Tony Vagneur: Warming up to Aspen Street development includes snow melt now
Nice article in the paper this week about the city struggling with whether snow melt might be required on Aspen Street after the hotels are built. It’s not one of those need questions — we’ve lived without it forever, but in our politically correct and high-priced world, do we want to see delivery trucks, cars and people in ski boots sliding all over the street? How about those women in high heels who stay too late after dinner and realize they need to climb 500 feet or so up the mountain to get home?
The answer, quite simply, is hell yes, snowmelt will be required! It’s hard to believe this is even debatable.
Other than Lift 1A, it’s been so long since any viable businesses have operated up there, with the exception of the Shadow Mountain Condos, no one seems to remember the problems associated with getting supplies and people up the hill.
And once up there, those delivery trucks, vans, cars, etc., need to get back down a hill that can be impossibly slick. The fact that mostly snow-wise locals were parking up there for the past 20 years has obfuscated the reality that those unfamiliar with the street could likely have tragic times traveling there on snow days.
This council meeting should have been held with the boys at the city shop, where realism would trump intellectualism and we could get a finished project all at once, instead of waiting for baseline markers to be established, doing studies, and then tearing up the street to put in snow melt a couple years later. Unfortunately, that seems to be how government operates.
My good friend, Stan Lauriski (RIP), who grew up here, was appointed by the city to sand Aspen Street on slick days and he did a fine job of it, mostly because he was one of a very few who could actually do it safely. Even at that, he needed help getting straightened out one day after his truck had inadvertently and without warning slid sideways in the road, blocking the street. It was a ticklish situation, trying to avoid parked cars. When the sand truck gets stuck, you have a problem.
Yours truly did a very slow-moving 360 in a garbage truck coming down the hill from the Skier’s Chalet — it took about a minute to complete. There’s not much to do in a case like that but sit back and enjoy the ride. By some miraculous form or other, we managed to miss cars parked on both sides of the street. It’s happened to other truck drivers, as well as those who drive cars.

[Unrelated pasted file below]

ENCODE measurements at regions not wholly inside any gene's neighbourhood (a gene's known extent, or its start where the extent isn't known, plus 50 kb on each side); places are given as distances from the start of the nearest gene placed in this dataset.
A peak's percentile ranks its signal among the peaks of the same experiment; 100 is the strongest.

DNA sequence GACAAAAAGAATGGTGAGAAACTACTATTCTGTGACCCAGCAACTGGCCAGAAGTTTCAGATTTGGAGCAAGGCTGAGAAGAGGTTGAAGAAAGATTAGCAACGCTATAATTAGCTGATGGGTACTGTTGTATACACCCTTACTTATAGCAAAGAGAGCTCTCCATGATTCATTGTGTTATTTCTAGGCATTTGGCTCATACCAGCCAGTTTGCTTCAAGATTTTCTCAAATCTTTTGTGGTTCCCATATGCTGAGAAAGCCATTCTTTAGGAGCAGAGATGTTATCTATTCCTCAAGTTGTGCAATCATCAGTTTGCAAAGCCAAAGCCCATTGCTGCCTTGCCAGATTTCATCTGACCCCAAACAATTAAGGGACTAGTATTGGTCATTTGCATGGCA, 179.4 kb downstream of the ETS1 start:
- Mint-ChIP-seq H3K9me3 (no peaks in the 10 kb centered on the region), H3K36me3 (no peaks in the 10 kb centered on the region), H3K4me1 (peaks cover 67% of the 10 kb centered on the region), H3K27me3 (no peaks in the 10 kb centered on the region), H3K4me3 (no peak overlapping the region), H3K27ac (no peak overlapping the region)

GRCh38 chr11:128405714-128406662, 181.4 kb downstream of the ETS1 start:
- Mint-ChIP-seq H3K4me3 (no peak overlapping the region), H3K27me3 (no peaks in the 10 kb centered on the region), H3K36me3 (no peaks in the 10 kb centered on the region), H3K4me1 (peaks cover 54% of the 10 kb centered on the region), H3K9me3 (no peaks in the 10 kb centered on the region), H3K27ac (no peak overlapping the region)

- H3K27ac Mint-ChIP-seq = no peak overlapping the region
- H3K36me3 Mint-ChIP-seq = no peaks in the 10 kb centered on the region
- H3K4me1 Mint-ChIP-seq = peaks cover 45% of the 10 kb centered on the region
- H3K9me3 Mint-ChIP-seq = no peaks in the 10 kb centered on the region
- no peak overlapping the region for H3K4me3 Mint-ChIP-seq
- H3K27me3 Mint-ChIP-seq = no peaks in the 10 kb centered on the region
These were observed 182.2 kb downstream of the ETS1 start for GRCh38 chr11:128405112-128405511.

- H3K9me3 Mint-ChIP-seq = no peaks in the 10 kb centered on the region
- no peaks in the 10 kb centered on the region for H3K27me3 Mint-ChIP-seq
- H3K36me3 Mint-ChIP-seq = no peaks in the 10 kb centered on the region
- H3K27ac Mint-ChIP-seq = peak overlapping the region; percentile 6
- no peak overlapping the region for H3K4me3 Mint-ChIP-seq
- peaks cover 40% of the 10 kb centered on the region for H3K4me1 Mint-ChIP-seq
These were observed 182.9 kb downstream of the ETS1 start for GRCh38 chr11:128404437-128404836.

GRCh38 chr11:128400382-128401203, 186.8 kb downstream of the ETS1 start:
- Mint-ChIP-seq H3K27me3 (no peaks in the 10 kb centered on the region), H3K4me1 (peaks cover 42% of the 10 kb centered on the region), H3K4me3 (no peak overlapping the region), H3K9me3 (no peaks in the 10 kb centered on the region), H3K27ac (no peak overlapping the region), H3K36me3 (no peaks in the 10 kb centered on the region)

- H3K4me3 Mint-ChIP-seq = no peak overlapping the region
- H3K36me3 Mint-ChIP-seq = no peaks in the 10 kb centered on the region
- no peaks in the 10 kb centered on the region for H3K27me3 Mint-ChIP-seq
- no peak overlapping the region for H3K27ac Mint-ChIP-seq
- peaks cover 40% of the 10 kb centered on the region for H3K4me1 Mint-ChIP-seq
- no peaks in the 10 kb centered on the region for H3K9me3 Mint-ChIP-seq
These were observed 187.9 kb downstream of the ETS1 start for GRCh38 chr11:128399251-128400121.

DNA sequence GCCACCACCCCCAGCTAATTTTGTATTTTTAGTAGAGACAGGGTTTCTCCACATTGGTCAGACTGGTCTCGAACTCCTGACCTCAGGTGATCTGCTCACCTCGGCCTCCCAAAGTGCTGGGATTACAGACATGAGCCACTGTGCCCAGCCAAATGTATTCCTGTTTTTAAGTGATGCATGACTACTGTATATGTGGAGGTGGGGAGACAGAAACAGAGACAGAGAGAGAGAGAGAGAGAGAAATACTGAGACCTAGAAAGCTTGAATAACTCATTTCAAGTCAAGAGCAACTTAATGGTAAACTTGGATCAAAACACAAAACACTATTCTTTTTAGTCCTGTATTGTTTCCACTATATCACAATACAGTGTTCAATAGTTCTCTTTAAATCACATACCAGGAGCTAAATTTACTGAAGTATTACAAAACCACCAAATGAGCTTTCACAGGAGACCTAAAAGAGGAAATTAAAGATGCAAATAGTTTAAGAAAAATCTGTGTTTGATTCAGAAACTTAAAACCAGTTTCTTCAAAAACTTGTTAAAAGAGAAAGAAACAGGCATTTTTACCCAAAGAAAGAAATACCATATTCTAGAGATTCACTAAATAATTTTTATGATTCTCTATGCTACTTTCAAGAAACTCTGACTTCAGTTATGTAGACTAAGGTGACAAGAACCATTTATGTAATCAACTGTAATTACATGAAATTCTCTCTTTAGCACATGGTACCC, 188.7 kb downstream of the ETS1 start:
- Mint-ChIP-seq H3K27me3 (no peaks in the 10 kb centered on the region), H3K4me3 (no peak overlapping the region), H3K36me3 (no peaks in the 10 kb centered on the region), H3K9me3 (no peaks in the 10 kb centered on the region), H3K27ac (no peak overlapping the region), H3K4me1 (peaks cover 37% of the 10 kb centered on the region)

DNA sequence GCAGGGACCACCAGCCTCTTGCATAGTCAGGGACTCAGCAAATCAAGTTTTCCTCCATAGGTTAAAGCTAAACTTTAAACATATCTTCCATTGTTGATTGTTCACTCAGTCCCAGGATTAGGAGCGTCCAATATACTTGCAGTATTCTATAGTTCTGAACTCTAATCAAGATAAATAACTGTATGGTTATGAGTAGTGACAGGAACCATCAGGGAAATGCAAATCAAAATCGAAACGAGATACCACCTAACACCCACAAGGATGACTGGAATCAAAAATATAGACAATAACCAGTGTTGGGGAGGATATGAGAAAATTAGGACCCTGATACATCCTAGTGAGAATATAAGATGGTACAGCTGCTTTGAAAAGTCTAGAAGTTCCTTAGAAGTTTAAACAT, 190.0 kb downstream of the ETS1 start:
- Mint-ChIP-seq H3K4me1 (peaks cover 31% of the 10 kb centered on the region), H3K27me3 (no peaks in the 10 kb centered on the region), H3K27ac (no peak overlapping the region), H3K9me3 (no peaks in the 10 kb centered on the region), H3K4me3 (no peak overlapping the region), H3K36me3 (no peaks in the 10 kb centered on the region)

For almost 20 years, I had a private parking spot up there near the top (which fortunately I used most every day), and my four-wheel drive Jeep made it without too much trouble, but on slick days it could be very amusing to watch motor vehicles try to make it down without sliding into other vehicles. Or heading up, they would spin out and try to back down, usually ending up crossways in the road or stuck to another car.
One day I witnessed Aspen Mountain ski patroller Isabel Day giving expert directions to a van driver who was totally incapable of understanding gravity and its relationship to slick roads. Without Isabel’s help, he might have spent the rest of the winter there. Watching people walk down Aspen Street on a slick day also can be an eye-opener.
Back in the old days (if you can’t remember how slick Aspen Street can get, you sure as hell can’t remember the old days), we used to be able to tuck it down the street from near the bottom of Lift One and get as far as Hopkins Avenue — on really good days, we could get as far as Main Street, sometimes clear across Main to the Sardy House if the traffic wasn’t too bad. From there, it was a short walk home for most of us. Then one year, they started sanding South Aspen Street, and we hardly ever got to enjoy such a fun and quick way home at the end of the day.
Sometime ago, one of my columns insisted that there wouldn’t be any development approved along Aspen Street unless the lift came down to Deane Street. Kudos to all of those involved in the planning process who got the lift extension included in the near-final package, including the Dolinsek family.
Now all we have to do is voter-approve this whole shebang and move on. But, let’s put in the snow melt while everything is already torn to hell instead of dragging it out an additional two or three years and face tearing the street up again.
Tony Vagneur writes here on Saturdays and welcomes your comments at firstname.lastname@example.org.
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